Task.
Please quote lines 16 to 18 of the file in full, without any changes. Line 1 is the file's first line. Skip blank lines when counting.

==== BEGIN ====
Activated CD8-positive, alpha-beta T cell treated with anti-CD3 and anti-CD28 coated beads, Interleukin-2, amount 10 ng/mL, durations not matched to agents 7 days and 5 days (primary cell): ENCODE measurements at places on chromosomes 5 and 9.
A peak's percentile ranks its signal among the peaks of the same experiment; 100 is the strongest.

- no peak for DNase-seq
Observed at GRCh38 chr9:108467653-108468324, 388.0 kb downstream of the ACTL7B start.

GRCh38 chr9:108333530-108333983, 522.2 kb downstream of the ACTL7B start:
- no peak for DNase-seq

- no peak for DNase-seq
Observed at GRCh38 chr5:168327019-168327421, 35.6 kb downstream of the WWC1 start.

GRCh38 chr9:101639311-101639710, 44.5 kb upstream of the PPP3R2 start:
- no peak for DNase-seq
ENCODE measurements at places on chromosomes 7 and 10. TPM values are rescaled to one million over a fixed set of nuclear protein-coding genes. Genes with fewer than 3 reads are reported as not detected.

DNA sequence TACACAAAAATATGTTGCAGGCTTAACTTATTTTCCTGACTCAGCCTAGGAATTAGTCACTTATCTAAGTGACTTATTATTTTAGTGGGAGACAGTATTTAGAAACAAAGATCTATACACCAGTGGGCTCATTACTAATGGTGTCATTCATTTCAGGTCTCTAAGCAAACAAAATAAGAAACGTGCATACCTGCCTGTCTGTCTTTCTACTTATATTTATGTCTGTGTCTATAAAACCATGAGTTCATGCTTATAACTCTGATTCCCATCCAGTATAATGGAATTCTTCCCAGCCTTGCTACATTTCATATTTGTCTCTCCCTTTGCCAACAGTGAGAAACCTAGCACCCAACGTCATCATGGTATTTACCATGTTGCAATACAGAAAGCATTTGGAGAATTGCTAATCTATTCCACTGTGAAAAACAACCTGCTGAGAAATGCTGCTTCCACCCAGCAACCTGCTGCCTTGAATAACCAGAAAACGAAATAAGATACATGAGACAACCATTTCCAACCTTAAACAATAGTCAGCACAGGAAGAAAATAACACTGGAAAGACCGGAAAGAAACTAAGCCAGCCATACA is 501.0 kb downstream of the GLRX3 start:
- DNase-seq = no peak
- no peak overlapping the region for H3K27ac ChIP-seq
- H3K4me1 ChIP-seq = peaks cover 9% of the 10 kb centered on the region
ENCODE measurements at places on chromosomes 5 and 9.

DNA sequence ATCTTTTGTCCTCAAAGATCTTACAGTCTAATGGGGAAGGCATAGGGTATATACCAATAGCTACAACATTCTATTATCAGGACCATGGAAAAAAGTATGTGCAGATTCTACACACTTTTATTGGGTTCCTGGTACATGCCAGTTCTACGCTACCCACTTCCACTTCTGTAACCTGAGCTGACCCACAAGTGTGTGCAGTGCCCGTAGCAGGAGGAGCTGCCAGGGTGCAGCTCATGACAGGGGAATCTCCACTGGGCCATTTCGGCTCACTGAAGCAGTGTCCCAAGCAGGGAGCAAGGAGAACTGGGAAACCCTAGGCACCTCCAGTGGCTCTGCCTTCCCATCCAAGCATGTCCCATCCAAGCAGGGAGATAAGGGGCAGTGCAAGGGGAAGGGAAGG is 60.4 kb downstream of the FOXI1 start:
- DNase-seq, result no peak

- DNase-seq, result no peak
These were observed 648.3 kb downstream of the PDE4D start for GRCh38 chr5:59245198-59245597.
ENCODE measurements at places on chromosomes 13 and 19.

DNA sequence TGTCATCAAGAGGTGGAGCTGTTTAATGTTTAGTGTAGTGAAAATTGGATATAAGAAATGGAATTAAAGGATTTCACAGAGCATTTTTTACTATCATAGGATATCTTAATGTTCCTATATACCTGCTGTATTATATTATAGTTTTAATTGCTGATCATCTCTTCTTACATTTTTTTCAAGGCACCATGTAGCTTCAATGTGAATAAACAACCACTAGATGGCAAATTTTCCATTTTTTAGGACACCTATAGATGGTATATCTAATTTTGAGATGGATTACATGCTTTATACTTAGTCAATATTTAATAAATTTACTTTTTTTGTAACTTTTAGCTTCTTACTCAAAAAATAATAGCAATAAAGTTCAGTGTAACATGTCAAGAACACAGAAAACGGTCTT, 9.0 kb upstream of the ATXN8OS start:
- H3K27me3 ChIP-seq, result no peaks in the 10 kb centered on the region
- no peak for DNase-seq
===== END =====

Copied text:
ENCODE measurements at places on chromosomes 5 and 9.

DNA sequence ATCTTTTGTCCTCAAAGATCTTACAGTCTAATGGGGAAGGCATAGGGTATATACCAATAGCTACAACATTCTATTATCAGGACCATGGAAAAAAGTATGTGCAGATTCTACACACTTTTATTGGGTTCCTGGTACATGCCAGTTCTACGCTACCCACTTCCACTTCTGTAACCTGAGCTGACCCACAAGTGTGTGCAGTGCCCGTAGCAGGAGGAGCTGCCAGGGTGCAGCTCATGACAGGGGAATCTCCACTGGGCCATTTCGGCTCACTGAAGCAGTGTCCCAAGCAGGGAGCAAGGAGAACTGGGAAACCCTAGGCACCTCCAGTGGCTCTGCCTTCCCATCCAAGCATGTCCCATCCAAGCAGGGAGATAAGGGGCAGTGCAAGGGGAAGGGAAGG is 60.4 kb downstream of the FOXI1 start:
- DNase-seq, result no peak